General Motors: Negative Recall Reaction Is Overdone, Presents A Good Entry Point

| About: General Motors (GM)


Financial impact of the recall is unlikely to be huge.

Reputation risk is the main concern.

The market share losses from such recalls in the past have been minimal.

Shares of the Detroit, Michigan based General Motors Company (NYSE:GM) have come under pressure after the Department of Justice (DOJ) announced that it would examine GM's recent ignition recall. The company recalled around 1.6 million vehicles last month due to a defect in some models' ignition switch. The investigation relates to select Saturn/Pontiac/Chevy/Opel models sold between 2003 and 2007, and GM's decision not to issue a recall until February 13 of this year. What seems to have triggered an investigation by the DOJ was the company's negligence regarding consumer safety as the issue dates back more than a decade and has resulted in more than 12 known casualties and numerous injuries.

Although the amount of the fines or the extent to which the company is liable is still not known, we do not think there will be any significant long-term financial impacts of the recall. However, the company faces reputational headline risks that could threaten to impact GM's shares and pricing, even if temporarily.

Fixing Recalled Vehicles An Inexpensive Procedure

According to the basic cost parameters given recently by Delphi management, fixing the recalled vehicles should not cost GM much. It is an inexpensive procedure, requiring just the replacement of the ignition switch with a new one. The new parts would be available by April at GM dealerships for a free repair. In the meantime, the owners of the existing faulty models are advised to use the key alone to the ignition mechanism to prevent the sudden stopping of the vehicle as the key moves from the "on" to the "off" position. GM is also offering a discount of $500 to recalled cars' owners on the lease or buy of a new GM vehicle.

Reputation Risk The Key Negative

As mentioned earlier, the financial impacts of the recall are unlikely to be large. However, the key negative for GM is not the cost of the recall, which could be $100 million (assuming $50 per vehicle for parts, labor and associated costs for 1.6 million vehicles). In fact, the costs in reality would be less given not all the 1.6 million vehicles would be brought for repair and also the warranty provisions already recorded in the income statement would decrease the actual amount of recall costs. Likewise the fines levied by NHTSA for similar issues have been fairly small in the past [Toyota (NYSE:TM) paid $17 million for its accelerator issues].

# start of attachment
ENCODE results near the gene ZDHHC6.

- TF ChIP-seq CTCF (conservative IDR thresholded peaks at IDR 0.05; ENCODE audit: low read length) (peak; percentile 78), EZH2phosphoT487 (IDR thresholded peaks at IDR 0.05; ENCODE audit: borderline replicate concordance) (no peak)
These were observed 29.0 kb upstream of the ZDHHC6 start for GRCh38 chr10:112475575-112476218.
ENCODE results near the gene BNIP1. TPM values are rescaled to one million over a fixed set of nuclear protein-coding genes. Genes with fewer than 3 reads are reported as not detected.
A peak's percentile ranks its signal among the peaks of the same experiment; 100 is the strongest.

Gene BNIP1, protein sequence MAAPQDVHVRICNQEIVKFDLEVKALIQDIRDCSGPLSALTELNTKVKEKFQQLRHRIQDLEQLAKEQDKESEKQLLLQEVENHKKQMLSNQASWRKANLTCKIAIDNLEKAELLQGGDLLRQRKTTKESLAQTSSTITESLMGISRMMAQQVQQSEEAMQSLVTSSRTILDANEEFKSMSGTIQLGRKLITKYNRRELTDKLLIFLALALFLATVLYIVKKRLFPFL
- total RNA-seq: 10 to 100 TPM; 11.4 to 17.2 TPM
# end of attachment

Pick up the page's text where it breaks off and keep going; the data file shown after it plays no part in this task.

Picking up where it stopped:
The key negative impact is the overhang from the DOJ criminal investigation, which could take years to close and for which there is little visibility in terms of financial or other impact. The high profile house panel investigation is also negative for the company but its impacts are short term.

Although the company has offered fixes, the fact that the company knew about the major safety hazards of its vehicles and resulting fatalities, and yet waited for so long to recall its vehicles presents a significant reputational risk. The company no longer sells the recalled models but the customers might raise concerns regarding its ability to address similar problems that might occur in its current models and therefore hampering the company's future sales. The company's management needs to satisfy customers that internal issues that led to the delay in resolving the issue on hand is resolved.

Not Another Toyota

The market share losses from such recalls in the past have been minimal. Similar examples of recalls in the past include Ford (NYSE:F)/Firestone recall in 2000 (largest recall, approx. 14 million vehicles) and the Toyota recall of faulty throttle pedals, both implied DOJ and congressional investigations.

GM's apparent reaction to the initial ignition problems may have reminded the investors of the controversy that surrounded the Toyota recall. However, there aren't many similarities between the two cases. Toyota's recall was much bigger and involved vehicles that were in production, whereas GM's recalled vehicles are no longer in production. While Toyota and Audi did lose noticeable market share during their respective unintended accelerator recalls, the nature of these two recalls was different from GM's current recall. While the situation is far from an easy call, the risk of a large share loss would only come to play if the headline situation worsens or persists for many weeks to come.


GM's stock is overly beaten by the negative news. Although the company faces a significant reputational risk due to a decade-long delay in resolving the issue, the negative reaction was overdone. Even if we assume a huge $2.0 billion federal fine, it would still be less than the initial hit that the stock took. Following the news of the investigation, GM fell more than 5%, equal to $3.2 billion of the company's market cap. In the last three days the stock is down 8%. The reaction is simply not justified, keeping in mind all the facts discussed in the article. It provides a very attractive long-term entry point especially keeping in mind GM's cheap valuation and excessive liquidity. However, the company needs to address the all-important concern that internal issues that caused the delay in recall have been resolved.

Disclosure: I have no positions in any stocks mentioned, and no plans to initiate any positions within the next 72 hours. I wrote this article myself, and it expresses my own opinions. I am not receiving compensation for it (other than from Seeking Alpha). I have no business relationship with any company whose stock is mentioned in this article.

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